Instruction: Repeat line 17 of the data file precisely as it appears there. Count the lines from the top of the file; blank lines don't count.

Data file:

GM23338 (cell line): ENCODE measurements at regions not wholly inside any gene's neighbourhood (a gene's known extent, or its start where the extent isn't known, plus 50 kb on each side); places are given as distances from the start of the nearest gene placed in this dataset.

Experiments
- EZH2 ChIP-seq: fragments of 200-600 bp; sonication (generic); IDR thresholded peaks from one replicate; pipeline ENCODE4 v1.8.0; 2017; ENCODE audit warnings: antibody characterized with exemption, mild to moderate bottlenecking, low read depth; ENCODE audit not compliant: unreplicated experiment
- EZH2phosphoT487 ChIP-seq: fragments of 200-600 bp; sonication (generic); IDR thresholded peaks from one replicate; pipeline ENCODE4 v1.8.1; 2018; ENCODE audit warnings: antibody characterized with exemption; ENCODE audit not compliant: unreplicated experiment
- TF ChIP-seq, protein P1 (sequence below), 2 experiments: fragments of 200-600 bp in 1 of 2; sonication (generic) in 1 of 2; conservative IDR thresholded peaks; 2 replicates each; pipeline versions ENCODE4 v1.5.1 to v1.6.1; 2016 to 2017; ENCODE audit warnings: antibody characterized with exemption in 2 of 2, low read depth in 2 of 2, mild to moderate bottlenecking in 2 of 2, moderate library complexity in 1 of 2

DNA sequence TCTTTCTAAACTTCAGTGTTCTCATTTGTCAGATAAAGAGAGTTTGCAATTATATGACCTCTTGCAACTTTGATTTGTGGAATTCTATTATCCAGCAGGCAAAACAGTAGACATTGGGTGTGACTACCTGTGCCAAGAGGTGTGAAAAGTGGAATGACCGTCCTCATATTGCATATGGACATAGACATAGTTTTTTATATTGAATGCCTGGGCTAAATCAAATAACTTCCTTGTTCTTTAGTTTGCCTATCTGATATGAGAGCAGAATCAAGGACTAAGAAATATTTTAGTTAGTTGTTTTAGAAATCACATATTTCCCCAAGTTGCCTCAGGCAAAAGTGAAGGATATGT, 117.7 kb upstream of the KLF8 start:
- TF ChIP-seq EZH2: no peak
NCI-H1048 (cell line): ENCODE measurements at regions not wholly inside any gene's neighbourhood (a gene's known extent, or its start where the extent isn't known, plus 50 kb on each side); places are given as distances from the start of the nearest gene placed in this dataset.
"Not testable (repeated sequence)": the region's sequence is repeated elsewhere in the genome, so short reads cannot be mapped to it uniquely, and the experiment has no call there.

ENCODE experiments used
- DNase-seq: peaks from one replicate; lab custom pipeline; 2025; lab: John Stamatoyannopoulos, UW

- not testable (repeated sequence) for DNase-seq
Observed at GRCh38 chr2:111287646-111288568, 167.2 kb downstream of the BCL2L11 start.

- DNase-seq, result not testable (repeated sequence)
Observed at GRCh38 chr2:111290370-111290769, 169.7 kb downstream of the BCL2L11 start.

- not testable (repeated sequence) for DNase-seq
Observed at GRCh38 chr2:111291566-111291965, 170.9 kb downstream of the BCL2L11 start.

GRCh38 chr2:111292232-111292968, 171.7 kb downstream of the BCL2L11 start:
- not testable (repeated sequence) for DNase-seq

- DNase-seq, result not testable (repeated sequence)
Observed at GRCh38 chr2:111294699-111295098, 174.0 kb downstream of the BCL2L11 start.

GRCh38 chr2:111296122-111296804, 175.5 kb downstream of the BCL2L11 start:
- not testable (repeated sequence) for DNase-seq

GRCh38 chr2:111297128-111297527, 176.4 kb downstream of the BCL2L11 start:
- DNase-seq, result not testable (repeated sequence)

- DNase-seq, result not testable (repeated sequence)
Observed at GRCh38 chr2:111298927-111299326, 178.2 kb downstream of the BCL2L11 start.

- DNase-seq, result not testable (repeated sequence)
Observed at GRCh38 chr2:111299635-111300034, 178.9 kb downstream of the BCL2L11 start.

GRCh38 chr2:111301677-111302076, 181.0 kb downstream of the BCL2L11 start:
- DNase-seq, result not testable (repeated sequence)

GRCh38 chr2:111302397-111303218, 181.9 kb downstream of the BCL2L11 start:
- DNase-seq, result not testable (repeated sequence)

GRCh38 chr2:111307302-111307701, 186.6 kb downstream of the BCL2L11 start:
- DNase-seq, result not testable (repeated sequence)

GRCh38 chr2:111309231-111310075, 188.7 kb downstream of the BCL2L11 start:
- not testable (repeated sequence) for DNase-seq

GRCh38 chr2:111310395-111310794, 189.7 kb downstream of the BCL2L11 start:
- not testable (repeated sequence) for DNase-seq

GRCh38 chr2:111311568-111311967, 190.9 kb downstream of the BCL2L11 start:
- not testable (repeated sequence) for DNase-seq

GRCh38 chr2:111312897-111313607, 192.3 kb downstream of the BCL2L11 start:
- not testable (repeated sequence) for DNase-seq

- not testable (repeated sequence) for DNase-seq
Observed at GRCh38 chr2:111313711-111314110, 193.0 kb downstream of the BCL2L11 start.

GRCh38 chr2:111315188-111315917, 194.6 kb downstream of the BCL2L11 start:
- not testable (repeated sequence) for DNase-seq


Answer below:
Observed at GRCh38 chr2:111291566-111291965, 170.9 kb downstream of the BCL2L11 start.